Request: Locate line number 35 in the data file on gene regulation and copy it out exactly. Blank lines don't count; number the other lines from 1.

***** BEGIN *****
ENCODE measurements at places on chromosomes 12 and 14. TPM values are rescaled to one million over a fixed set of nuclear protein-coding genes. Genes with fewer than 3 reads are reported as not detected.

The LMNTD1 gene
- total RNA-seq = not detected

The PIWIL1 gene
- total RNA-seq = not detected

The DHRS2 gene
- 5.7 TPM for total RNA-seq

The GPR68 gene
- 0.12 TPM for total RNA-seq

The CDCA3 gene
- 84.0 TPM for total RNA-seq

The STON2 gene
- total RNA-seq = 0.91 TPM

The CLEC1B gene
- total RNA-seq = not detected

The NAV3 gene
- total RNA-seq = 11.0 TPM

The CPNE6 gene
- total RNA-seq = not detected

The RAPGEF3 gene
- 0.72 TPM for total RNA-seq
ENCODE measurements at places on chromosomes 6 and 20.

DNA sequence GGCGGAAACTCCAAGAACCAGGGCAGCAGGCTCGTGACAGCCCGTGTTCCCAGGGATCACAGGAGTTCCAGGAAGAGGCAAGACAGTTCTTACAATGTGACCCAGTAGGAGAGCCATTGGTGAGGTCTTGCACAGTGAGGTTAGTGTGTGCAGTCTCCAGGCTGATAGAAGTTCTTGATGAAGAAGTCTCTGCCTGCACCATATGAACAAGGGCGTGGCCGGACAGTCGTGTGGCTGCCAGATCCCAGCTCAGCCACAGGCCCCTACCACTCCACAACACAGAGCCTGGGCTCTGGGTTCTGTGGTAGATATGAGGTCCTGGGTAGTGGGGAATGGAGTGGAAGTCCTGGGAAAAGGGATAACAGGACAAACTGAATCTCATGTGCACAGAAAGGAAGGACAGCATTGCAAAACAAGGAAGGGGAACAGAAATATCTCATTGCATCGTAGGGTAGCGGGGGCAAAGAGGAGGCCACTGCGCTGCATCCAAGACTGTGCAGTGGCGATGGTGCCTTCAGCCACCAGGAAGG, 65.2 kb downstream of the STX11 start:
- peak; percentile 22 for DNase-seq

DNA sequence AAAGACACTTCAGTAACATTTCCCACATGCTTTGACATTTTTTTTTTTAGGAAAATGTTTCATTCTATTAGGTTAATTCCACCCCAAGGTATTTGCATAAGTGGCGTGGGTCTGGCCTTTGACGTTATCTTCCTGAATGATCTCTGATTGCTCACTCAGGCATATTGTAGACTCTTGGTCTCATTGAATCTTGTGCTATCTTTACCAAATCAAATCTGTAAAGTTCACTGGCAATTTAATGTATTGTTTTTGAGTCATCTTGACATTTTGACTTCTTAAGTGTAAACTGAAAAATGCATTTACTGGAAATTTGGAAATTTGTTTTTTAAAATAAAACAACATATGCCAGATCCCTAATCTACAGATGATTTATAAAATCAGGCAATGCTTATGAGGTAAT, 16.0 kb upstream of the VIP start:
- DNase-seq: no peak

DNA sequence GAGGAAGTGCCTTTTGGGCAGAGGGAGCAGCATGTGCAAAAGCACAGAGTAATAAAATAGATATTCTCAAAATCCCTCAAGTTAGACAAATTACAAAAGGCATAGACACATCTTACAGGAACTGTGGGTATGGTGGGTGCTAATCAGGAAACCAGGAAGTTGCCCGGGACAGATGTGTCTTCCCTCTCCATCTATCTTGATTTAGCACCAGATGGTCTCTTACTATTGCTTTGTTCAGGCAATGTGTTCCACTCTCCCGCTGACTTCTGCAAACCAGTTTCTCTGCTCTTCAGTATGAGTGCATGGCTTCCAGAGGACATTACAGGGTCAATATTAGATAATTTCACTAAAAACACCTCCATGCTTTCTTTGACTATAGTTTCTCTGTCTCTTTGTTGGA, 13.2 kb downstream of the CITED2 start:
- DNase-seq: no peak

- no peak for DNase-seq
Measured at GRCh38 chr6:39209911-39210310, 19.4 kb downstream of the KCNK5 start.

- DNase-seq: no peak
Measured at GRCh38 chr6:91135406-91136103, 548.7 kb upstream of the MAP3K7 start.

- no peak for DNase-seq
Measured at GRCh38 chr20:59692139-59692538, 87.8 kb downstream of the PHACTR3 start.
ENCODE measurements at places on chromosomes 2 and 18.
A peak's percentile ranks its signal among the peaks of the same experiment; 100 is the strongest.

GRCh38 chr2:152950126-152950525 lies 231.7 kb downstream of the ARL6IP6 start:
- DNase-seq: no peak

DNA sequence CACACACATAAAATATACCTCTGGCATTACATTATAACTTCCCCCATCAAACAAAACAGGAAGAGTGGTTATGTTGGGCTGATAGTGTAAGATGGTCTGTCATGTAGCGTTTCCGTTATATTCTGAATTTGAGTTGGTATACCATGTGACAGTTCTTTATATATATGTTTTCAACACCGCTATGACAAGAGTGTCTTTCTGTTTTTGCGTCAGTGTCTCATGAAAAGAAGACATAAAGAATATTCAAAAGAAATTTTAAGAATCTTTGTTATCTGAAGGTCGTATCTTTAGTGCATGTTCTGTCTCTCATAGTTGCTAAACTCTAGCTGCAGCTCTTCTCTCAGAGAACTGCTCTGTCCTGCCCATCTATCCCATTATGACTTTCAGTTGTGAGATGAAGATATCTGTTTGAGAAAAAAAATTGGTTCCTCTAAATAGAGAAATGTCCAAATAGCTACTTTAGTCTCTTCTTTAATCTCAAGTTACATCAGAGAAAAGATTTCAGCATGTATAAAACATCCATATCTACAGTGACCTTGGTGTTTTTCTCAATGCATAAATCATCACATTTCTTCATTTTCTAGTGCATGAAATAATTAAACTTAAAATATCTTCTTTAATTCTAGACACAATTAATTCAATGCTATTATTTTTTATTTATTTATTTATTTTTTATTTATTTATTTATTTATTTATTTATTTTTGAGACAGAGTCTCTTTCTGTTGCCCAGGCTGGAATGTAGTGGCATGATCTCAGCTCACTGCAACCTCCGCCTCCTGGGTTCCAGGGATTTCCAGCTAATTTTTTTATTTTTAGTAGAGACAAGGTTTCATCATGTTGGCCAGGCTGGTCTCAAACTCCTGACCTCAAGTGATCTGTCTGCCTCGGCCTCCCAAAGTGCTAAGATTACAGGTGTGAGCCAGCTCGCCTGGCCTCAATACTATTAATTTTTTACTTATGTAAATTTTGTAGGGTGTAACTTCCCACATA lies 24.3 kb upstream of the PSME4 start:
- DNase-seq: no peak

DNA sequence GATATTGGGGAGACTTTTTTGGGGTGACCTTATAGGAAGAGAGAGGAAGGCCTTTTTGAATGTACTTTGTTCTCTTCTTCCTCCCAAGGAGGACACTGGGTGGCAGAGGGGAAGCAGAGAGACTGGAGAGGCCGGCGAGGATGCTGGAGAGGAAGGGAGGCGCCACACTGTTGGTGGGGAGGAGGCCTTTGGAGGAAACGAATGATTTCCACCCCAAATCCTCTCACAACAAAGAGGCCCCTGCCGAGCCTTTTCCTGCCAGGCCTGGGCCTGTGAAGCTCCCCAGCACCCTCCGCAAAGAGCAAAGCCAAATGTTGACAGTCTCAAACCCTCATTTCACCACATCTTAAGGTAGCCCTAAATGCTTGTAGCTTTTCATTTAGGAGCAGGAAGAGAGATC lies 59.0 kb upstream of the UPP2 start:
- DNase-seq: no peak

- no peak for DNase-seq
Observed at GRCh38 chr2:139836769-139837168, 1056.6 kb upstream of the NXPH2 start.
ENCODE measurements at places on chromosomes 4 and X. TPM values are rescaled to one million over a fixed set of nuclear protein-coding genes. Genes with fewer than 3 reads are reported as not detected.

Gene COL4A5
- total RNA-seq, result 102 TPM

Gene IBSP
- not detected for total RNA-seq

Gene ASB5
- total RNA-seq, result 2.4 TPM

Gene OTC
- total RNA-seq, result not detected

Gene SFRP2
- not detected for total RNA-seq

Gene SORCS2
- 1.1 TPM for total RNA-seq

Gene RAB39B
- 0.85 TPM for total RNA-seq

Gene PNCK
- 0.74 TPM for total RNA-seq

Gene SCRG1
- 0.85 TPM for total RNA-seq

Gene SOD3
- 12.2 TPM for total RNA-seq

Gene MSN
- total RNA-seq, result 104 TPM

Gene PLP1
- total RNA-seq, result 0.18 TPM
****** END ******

ENCODE measurements at places on chromosomes 2 and 18.